• The Cabinet Committee on Investment will “identify key projects required to be implemented on a time-bound basis”, involving investments of Rs 1,000 crore or more, or any other critical projects, as may be specified by it, with regard to infrastructure and manufacturing. It will prescribe time limits for giving requisite approvals and clearances by the ministries concerned in identified sectors. It will also monitor the progress of such projects.


  • The Cabinet Committee on Employment and Skill Development is supposed to provide “direction to all policies, programmes, schemes and initiatives for skill development aimed at increasing the employability of the workforce for effectively meeting the emerging requirements of the rapidly growing economy and mapping the benefits of demographic dividend”. It is required to enhance workforce participation, foster employment growth and identification, and work towards removal of gaps between requirement and availability of skills in various sectors. The panel will set targets for expeditious implementation of all skill development initiatives by the ministries and to periodically review the progress in this regard.
  • The addition of the two committees is indicative of the new focus areas for the government. The goal of both is new jobs.

Draft NEP proposes formal education from age of three

Topic: GS–II: Education, Human Resources

All Indian children could soon enter the formal education system at the age of three, with the draft National Education Policy projecting an expansion of the Right to Education Act to cover the three years of preschool before Class 1.

More in news:

  • The draft policy also wants early childhood education to be overseen and regulated by the Ministry of Human Resource Development (HRD) as part of the school system, rather than the private pre-schools and anganwadis that currently cater to the age group of 3-6.
  • This could result in an upheaval in the anganwadi system which has been overseen by the Ministry of Women and Child Development (WCD) for more than four decades.
  • An inter-ministerial task force will work out a roadmap for the transition by the end of 2019, says the draft policy.

Assessing implications

  • The HRD Ministry is in the early stages of assessing the implications. Additional costs will come in the form of teacher recruitment and training, infrastructure and learning materials, as well as nutritional aspects (including the plan to provide breakfast to children).

Some basic:

·         Anganwadi is a type of rural child care centre in India. They were started by the Indian government in 1975 as part of the Integrated Child Development Services program to combat child hunger and malnutrition.

·         A typical Anganwadi centre provides basic health care in a village. It is a part of the Indian public health care system. Basic health care activities include contraceptive counseling and supply, nutrition education and supplementation, as well as pre-school activities.The centres may be used as depots for oral rehydration salts, basic medicines and contraceptives.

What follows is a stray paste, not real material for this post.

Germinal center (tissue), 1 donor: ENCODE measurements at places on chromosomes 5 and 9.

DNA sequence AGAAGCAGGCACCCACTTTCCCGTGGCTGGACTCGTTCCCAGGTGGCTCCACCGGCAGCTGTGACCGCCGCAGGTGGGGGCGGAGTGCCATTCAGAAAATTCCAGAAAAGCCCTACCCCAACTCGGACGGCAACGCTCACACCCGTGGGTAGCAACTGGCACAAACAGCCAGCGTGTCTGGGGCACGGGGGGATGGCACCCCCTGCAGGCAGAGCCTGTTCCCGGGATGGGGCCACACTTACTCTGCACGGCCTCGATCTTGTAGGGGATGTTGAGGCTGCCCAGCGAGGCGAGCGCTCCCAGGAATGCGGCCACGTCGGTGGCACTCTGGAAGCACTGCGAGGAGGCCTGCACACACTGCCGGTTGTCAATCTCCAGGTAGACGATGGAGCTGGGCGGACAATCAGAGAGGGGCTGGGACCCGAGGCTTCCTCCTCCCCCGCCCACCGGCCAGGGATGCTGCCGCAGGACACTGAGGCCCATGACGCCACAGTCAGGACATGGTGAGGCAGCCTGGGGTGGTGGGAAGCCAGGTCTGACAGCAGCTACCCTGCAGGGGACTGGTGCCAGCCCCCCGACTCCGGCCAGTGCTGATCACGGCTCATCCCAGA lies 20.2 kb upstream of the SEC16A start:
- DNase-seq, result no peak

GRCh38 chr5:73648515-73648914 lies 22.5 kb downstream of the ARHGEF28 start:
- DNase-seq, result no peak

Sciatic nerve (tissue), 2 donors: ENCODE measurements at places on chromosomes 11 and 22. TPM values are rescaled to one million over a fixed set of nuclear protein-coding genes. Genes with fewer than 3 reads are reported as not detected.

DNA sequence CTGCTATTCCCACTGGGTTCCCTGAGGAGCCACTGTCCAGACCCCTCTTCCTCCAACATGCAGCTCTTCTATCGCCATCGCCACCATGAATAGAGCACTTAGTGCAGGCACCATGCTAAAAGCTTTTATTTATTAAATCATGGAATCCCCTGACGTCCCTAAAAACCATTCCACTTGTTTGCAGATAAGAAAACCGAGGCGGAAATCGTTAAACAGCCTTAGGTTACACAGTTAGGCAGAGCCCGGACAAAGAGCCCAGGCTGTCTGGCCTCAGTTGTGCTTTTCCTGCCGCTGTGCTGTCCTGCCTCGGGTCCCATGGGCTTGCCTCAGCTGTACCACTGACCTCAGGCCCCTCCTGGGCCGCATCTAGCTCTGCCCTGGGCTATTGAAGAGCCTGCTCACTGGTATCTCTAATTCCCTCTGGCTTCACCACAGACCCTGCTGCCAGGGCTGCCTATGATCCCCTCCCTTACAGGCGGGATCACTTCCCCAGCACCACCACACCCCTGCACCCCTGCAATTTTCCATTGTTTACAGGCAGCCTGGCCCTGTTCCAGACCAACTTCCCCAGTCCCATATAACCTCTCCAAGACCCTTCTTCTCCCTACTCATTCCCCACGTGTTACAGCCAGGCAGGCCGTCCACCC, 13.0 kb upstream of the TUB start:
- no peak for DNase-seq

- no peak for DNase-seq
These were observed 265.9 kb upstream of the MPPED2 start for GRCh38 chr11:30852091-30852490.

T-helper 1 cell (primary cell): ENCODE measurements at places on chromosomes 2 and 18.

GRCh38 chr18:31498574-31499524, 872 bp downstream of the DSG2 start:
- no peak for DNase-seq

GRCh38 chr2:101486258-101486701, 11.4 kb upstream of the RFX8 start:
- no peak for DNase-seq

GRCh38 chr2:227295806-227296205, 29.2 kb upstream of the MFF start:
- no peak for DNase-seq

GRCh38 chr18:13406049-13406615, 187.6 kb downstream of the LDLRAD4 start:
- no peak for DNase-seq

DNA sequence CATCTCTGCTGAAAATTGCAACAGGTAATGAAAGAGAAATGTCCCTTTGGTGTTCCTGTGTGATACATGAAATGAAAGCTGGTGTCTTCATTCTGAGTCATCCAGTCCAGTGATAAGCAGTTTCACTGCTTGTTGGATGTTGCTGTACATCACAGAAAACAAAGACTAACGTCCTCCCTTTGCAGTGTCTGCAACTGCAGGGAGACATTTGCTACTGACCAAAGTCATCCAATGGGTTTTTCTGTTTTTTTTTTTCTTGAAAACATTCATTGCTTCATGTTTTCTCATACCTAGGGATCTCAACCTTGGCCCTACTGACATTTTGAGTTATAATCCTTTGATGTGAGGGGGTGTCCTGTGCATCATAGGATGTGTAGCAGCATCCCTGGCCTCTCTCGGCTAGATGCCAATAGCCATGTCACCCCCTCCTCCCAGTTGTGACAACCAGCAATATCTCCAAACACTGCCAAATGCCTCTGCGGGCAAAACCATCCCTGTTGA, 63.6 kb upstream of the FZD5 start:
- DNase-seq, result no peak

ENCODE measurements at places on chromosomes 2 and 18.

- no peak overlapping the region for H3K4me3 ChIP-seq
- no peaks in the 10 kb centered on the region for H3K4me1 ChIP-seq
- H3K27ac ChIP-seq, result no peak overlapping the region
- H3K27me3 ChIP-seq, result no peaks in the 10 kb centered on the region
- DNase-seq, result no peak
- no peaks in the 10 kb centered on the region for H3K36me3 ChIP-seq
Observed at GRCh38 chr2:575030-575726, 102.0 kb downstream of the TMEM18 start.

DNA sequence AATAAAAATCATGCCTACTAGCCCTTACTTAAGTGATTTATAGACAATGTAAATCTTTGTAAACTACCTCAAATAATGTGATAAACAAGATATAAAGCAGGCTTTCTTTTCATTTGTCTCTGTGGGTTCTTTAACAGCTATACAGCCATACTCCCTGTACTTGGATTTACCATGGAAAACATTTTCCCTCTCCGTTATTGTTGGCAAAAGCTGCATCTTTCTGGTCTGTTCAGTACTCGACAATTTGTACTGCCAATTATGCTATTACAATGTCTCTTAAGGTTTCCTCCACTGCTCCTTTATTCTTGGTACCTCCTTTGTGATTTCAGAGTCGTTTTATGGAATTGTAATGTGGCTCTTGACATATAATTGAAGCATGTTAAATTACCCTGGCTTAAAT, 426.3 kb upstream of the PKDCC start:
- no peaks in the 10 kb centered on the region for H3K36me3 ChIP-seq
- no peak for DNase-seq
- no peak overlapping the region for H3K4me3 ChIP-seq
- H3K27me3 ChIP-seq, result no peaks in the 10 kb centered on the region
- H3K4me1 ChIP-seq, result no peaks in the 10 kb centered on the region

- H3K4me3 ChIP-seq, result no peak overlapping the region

·         These centres provide supplementary nutrition, non-formal pre-school education, nutrition and health education, immunization, health check-up and referral services of which the last three are provided in convergence with public health systems.

All States, Union Territories can now set up Foreigners Tribunals

Topic: GS –II: Constitution and Polity

With Assam’s National Register of Citizens as the backdrop, the Ministry of Home Affairs (MHA) has laid out specific guidelines to detect, detain and deport foreign nationals staying illegally across the country.

More in news:

  • The MHA has amended the Foreigners (Tribunals) Order, 1964, and has empowered district magistrates in all States and Union Territories to set up tribunals to decide whether a person staying illegally in India is a foreigner or not. Earlier, the powers to constitute tribunals were vested only with the Centre.
  • The tribunals are quasi-judicial bodies, unique to Assam, to determine if a person staying illegally is a “foreigner” or not. In other parts, once a ‘foreigner’ has been apprehended by the police for staying illegally, he or she is produced before a local court under the Passport Act, 1920, or the Foreigners Act, 1946, with the punishment ranging three months to eight years in jail. Once the accused have served the sentence, the court orders their deportation, and they are moved to detention centres till the country of origin accepts them.
What is the NRC?

·         The National Register of Citizens (NRC) is the list of Indian citizens of Assam. It was prepared in 1951, following the census of 1951. For a person’s name to be included in the updated NRC list of 2018, he/ she will have to furnish:

How did NRC verification begin in Assam?